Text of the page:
UNDER FURTHER REVIEW – Black History Month’s unsung star: ‘Coach Rob’

Black History Month begins today, so I want to take a few minutes to acquaint you with someone who should be among the great Americans recognized for their achievements despite racial prejudice but, in his case, will otherwise be overlooked (yet again).

I’m referring to Eddie Robinson, who coached the Grambling Tigers football team for 57 years, beginning in 1941.

During Black History Month, as you may know, historic figures are memorialized in various ways, including brief video tributes.

Each year, I shake my head in disbelief that Eddie Robinson isn’t among them.

Beginning a few months before the Pearl Harbor attack, the man they affectionately called Coach Rob led the football team at Grambling (which began as Louisiana Negro and Normal Institute) for 57 years—through decades of Jim Crow discrimination and the tumultuous Civil Rights Movement.

Across six decades, his teams won 408 games; during that time Grambling played in 28 states and Japan. 

And more than 200 of Robinson’s players had the opportunity to play pro football.

But, as a former Louisiana state legislator who had played for Robinson declared at the memorial service for Eddie after his death in 1997 said:

“That’s not his legacy. It’s the thousands of young men who went to Grambling with no hope of having a life in the NFL.

“His legacy is the thousands of men who are good fathers and good husbands, good businessmen, good employees and community leaders.”

I never met Eddie Robinson. It was his passing, in fact, that led to me writing his biography, which was published in 2010.

As I learned more and more about him, I became convinced that he truly was a great American. Today, I’d say he’s the kind of leader our divided nation sorely needs now.

Doug Williams told me: “I used to say to him, ‘Coach, you’re the most Americanized man I know,’ because he always preached America.”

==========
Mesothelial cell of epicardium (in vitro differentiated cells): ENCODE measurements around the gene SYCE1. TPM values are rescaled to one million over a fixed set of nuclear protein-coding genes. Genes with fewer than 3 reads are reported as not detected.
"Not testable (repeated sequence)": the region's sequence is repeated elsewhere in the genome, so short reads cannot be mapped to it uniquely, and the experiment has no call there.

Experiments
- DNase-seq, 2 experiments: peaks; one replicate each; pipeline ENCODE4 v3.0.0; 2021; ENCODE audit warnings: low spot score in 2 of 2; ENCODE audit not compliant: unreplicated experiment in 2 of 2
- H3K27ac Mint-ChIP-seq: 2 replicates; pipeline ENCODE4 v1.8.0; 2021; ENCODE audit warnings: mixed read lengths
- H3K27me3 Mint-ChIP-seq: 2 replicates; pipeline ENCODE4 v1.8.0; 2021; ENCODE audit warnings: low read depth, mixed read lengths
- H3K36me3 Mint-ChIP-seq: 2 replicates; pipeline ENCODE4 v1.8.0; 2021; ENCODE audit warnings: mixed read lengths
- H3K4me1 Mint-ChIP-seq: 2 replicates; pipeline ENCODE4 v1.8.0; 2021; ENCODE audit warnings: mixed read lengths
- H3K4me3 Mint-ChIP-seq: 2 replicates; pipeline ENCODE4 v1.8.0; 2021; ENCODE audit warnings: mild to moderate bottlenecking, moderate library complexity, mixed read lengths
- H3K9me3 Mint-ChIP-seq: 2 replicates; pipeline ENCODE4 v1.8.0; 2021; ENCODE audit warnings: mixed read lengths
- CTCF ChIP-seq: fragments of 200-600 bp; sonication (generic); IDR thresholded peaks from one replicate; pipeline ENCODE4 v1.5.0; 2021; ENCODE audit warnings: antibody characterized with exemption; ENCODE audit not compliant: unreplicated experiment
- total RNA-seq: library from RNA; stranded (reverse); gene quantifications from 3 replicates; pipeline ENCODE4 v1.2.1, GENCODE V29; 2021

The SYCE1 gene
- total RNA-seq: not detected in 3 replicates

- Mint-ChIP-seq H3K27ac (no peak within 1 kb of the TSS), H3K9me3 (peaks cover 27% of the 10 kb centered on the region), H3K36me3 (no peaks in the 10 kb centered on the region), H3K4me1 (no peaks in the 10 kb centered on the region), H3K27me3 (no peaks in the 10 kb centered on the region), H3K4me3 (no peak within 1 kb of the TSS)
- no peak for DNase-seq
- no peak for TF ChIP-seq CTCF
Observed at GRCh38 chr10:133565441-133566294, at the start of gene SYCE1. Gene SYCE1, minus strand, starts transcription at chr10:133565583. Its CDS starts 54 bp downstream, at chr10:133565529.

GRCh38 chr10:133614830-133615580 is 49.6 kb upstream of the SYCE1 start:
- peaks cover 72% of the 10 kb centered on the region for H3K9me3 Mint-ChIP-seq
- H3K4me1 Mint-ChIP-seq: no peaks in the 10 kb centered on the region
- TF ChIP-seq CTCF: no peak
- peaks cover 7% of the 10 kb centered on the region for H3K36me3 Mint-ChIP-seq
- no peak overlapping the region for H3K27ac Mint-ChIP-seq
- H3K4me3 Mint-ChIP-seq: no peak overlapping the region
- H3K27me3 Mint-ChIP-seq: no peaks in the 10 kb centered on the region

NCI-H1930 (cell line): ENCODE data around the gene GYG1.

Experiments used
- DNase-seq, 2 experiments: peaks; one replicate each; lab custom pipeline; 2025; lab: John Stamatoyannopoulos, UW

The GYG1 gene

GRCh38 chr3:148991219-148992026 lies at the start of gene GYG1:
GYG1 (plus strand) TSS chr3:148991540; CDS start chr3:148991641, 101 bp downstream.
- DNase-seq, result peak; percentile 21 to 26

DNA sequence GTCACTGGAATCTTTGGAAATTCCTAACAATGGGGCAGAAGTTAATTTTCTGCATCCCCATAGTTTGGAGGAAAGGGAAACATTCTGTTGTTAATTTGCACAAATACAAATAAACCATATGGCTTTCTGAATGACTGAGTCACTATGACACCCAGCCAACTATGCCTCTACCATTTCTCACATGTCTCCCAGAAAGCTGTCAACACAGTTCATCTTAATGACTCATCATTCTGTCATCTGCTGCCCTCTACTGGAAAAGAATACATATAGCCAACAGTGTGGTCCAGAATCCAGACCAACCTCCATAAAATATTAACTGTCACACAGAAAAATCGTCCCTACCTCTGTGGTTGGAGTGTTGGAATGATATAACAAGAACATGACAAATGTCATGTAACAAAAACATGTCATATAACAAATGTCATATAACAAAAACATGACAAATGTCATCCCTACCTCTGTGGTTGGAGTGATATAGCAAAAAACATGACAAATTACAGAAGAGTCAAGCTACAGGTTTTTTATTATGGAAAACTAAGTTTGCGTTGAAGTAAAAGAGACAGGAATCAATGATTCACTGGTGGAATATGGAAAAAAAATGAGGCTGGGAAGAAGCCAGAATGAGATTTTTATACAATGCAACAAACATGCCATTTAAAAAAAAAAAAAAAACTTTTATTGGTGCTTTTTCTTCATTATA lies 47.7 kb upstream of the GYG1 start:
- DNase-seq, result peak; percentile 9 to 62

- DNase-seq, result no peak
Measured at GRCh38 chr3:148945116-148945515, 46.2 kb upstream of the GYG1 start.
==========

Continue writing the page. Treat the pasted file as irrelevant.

Williams, you may painfully recall, torched the Broncos in their 42-10 loss to Washington in Super Bowl XXII. He was Robinson’s quarterback at Grambling from 1974 through 1977.

“He waved that American flag more than anybody, and you knew a guy his age had to have gone through some tough times early on in life.”

Among the lines Robinson said repeatedly to his players: 

America is the greatest country in the world . . .

The best way to enjoy life in America is to first be an American, and I don’t think you have to be white to do so . . .


The best way to change attitudes is to prove them wrong by doing it, whatever IT is . . .

Robinson was a mystery to me in one regard. Despite his incredibly high profile in The South, he never used it to lead his players, or any other students, in a protest march, sit-in or demonstration of any kind, or to encourage them to participate on their own.

His alternative was: “Change is coming. Be ready when it arrives.” 

Coach Rob, as he was known, emphasized getting an education—to the extreme of waking up his players by ringing a cowbell as he walked the halls of their dorm and escorting them to class if they didn’t show him that they were going to attend or be there on time.

And he stressed the importance of regular church attendance by having assistant coaches meet his players after services to hand out weekly subsistence allowances. No-show, no cash.

The late John Lewis, who was at the forefront of the Civil Rights Movement and served in Congress for 34 years until his death at 80, told me no one ever asked Eddie to join the campaign in a more public way or complained that he was not doing enough.

“He must be looked upon as one individual who made a major contribution to the cause of racial equality in America,” Lewis said.

Charlie Joiner, one of four players Eddie coached to make the Pro Football Hall of Fame, said:

“He believed in being a good citizen, because he was one.”

When Eddie died, The Associated Press gathered reactions from dozens of prominent sports figures. One of them was retired Jackson State football coach W.C. Gorden, one of Robinson’s biggest rivals.

“To me,” Gorden said, “he was the Martin Luther King of football.”

Seems like that epitaph should be enough to make Eddie Robinson a prominent part of Black History Month.

Denny Dressman is a veteran of 43 years in the newspaper business, including 25 at the Rocky Mountain News, where he began as executive sports editor. He is the author of 16 books, nine of them sports-related. You can write to Denny at dennydressman@comcast.net.